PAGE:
AI and regulation
GDPR has been a major milestone in data regulation, but the regulatory landscape continues to develop as new technologies emerge.
A major focus for the UK ICO going forward is technology bias. During last year’s exam fiasco, the UK government sought to determine exam scores through an algorithm that would factor in a school’s address, postcode and ranking alongside strict academic performance . There has been a backlash against this, as top performing students in low income areas have occasionally seen their grades drop.
One technology at the forefront of this debate is live facial recognition (LFR) software. The LFR software will read the dimension / characteristics of the faces and compare them to a list of people of interest. In a law enforcement context, this can be used by police to search for suspects in a particular area. In the private sector, retailers could use the LFR to monitor shoplifters.
Bias is a major concern here, as LFR technology has been shown to be less accurate for reading female and black faces. A black woman is much more likely to receive a false positive match than a white man.
In recent weeks, the Information Commissioner has issued a statutory opinion on the matter. She called for a statutory code of practice to be implemented by the government, outlining where and when LFR technology can be used.
âThe discussion around LFR is relevant to the future of any AI technology that impacts the individual. The key themes are loss of freedom and financial harm resulting from using an algorithm or other AI technology to make decisions about people, âsaid Oldale.
Regarding algorithms, one delegate explained that: âMost of the advice we have received [when learning how to use algorithms compliantly] is to explain and be transparent. By being open with our customers, we can counter prejudices.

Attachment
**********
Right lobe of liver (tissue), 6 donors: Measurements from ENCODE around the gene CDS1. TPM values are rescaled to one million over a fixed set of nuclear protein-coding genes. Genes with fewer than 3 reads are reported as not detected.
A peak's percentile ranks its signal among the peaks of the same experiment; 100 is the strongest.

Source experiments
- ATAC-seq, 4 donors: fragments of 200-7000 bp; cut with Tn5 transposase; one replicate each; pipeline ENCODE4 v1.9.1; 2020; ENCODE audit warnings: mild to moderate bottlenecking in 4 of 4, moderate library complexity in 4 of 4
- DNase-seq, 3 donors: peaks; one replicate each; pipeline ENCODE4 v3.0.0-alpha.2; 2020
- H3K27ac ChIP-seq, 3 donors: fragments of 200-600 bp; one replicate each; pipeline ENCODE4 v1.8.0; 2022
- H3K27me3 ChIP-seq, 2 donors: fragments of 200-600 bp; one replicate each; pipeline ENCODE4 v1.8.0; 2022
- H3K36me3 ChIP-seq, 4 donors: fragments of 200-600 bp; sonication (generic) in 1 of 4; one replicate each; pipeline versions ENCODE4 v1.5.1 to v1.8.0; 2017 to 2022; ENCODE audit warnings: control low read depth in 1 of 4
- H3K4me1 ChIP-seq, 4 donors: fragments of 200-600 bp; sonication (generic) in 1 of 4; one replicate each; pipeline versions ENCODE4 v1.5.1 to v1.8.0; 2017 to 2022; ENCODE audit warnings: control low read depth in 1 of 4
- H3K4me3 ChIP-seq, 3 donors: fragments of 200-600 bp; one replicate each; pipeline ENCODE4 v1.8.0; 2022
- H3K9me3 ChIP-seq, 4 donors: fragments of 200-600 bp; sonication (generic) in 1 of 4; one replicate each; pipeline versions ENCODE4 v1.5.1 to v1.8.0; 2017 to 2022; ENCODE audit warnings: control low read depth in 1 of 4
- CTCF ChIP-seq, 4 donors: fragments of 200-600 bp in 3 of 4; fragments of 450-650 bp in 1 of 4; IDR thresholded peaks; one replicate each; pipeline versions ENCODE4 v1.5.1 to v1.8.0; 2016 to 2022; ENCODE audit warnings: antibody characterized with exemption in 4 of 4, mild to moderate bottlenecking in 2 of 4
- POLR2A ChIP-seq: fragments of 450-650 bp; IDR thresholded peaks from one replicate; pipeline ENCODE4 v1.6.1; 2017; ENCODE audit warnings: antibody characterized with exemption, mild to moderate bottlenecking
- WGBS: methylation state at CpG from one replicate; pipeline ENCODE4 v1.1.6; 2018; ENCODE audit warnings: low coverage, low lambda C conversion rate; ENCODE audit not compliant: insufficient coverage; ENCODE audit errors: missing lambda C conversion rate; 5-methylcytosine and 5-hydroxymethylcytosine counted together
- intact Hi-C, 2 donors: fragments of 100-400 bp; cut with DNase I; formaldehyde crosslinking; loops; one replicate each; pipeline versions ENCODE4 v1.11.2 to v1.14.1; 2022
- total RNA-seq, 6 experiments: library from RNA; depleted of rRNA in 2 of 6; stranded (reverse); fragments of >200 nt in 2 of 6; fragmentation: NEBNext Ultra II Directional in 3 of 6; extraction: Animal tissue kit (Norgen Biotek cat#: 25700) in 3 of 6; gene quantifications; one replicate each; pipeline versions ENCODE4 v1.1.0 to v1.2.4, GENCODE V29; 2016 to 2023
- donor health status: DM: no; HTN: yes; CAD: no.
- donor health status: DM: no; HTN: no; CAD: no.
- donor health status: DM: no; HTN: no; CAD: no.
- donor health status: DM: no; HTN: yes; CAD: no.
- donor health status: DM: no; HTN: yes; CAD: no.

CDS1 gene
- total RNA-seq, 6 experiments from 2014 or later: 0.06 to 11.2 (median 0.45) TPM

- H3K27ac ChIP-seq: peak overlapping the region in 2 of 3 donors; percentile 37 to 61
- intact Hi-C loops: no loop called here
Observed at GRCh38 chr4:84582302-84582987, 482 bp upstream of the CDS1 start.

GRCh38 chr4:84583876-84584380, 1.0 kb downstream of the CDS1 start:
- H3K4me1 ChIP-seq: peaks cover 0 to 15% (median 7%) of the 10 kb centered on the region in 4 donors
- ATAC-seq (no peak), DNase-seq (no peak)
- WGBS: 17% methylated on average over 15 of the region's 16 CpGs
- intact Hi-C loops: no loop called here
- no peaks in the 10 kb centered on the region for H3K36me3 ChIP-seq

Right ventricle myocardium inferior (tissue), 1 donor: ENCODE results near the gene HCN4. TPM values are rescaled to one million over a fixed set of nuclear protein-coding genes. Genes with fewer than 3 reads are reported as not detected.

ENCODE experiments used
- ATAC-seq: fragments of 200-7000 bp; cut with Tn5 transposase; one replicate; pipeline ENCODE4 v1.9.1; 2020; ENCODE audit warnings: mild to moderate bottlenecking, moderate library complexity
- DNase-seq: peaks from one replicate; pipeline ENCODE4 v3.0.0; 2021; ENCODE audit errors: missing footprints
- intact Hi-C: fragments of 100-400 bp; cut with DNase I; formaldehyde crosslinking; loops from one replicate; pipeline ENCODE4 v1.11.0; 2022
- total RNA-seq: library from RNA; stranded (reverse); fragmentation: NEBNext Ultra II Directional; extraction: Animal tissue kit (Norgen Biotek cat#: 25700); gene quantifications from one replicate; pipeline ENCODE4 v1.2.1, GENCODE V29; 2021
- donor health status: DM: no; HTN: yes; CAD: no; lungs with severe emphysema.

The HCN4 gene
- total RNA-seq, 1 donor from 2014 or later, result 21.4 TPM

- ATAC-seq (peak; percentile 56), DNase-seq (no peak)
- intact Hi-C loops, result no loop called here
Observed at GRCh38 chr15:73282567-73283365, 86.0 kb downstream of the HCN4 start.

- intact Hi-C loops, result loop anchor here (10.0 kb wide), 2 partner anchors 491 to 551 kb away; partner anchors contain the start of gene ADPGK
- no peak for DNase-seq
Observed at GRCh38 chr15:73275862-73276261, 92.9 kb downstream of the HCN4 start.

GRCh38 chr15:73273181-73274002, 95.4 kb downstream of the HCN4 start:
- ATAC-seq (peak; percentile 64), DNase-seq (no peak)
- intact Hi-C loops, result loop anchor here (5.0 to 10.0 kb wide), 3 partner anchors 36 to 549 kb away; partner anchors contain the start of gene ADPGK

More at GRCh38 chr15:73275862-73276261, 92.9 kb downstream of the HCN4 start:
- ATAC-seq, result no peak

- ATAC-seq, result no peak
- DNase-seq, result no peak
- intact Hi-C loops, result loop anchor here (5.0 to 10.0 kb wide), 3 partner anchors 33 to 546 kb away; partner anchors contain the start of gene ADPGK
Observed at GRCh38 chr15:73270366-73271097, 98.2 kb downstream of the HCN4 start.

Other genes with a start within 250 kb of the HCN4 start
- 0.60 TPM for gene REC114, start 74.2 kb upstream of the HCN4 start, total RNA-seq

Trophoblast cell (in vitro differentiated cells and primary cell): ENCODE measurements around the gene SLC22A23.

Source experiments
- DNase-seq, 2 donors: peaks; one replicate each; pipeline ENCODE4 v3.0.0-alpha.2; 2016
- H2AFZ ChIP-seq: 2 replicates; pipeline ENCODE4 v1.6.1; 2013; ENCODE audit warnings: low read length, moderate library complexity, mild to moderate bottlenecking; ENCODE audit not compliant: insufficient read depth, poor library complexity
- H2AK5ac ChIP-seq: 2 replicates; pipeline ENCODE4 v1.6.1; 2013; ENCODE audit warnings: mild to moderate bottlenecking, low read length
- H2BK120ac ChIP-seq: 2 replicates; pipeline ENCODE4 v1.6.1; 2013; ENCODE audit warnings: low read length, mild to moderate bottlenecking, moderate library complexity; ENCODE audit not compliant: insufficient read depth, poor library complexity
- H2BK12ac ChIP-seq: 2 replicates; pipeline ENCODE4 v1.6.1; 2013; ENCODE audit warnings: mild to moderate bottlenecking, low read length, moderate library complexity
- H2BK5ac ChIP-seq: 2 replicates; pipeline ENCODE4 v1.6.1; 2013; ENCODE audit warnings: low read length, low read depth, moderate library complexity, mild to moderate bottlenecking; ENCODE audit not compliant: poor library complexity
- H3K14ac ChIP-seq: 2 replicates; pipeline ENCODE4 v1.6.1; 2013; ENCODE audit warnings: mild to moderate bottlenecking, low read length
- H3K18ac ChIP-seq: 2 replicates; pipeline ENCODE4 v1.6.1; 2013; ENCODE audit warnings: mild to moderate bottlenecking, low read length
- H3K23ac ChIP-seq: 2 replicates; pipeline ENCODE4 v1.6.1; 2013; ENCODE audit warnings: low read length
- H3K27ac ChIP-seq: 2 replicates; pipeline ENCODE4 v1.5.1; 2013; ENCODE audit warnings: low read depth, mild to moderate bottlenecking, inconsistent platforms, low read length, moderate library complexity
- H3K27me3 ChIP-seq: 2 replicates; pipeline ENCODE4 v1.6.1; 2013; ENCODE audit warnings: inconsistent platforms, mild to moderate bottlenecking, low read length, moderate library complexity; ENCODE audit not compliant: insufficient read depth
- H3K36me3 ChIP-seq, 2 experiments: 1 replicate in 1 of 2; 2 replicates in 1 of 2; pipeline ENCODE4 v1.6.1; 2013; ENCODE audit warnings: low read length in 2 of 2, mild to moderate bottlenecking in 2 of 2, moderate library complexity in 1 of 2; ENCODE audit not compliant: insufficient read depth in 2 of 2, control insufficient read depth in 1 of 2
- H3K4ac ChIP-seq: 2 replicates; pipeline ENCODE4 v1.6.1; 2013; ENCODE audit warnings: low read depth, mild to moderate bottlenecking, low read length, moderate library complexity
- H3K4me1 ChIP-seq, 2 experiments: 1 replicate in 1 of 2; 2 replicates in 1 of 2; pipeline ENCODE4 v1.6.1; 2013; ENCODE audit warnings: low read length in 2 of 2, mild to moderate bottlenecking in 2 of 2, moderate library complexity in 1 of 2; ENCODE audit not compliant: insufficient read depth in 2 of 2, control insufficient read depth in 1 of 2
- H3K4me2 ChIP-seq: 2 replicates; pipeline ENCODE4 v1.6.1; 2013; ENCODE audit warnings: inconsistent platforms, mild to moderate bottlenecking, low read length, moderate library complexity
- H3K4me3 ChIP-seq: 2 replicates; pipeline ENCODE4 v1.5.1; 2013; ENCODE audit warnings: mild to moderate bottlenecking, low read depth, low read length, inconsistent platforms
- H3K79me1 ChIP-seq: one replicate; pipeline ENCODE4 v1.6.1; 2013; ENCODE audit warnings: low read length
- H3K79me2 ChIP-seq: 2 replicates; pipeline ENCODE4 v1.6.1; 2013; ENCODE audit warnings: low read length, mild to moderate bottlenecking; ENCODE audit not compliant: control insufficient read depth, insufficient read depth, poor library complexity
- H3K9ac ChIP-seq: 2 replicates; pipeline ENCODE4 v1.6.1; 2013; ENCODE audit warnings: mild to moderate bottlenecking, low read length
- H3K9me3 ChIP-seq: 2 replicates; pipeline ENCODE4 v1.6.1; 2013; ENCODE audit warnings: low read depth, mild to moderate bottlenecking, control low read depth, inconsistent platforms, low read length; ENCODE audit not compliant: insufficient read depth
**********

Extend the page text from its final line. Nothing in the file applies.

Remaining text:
Roundtable delegates largely agreed that transparency is essential when implementing any machine learning, algorithm, or AI technology.
âWithout any prescriptive regulations, doing what you can to apply the fundamentals of GDPR to everything you do will serve you well,â said Oldale. âIt varies depending on the audience. You have to take into account the language and wording you use.
Transparency means being easily understood. When GDPR was first introduced, organizations often complied by posting complex and generally inaccessible resources that most members of the public wouldn’t have the time and willingness to read.
The accessibility of privacy notices, for example, is key to gaining a customer’s trust in an organization’s use of data.
Just because you can, doesn’t mean you should
The ICO emphasized the importance of implementing technology with a purpose, not implementing technology for technology.
âEmployees and the general public have sympathy for the organizations that have deployed technology in haste due to the pandemic,â Oldale explained. âAs we begin to break out of lockdown, the patience for intrusive technology will run out. “
Oldale was directly referring to organizations that have implemented technology to monitor their employees at work.
For example, Amazon has developed a product that can determine whether your staff is respecting social distancing. Once the pandemic finally subsides, privacy activists could quickly refer to this type of technology as reminiscent of Orwell’s 1984.
âIt all comes down to putting in place strong data protection impact assessments and making sure they’re being followed,â Oldale said.
The discussion highlighted the human side of using data. The ability to implement the technology may exist, and you may be well within your legal rights to do so. But is it the right thing to do? Is this the image of your organization that you want to present?
Just because you can, doesn’t necessarily mean you should.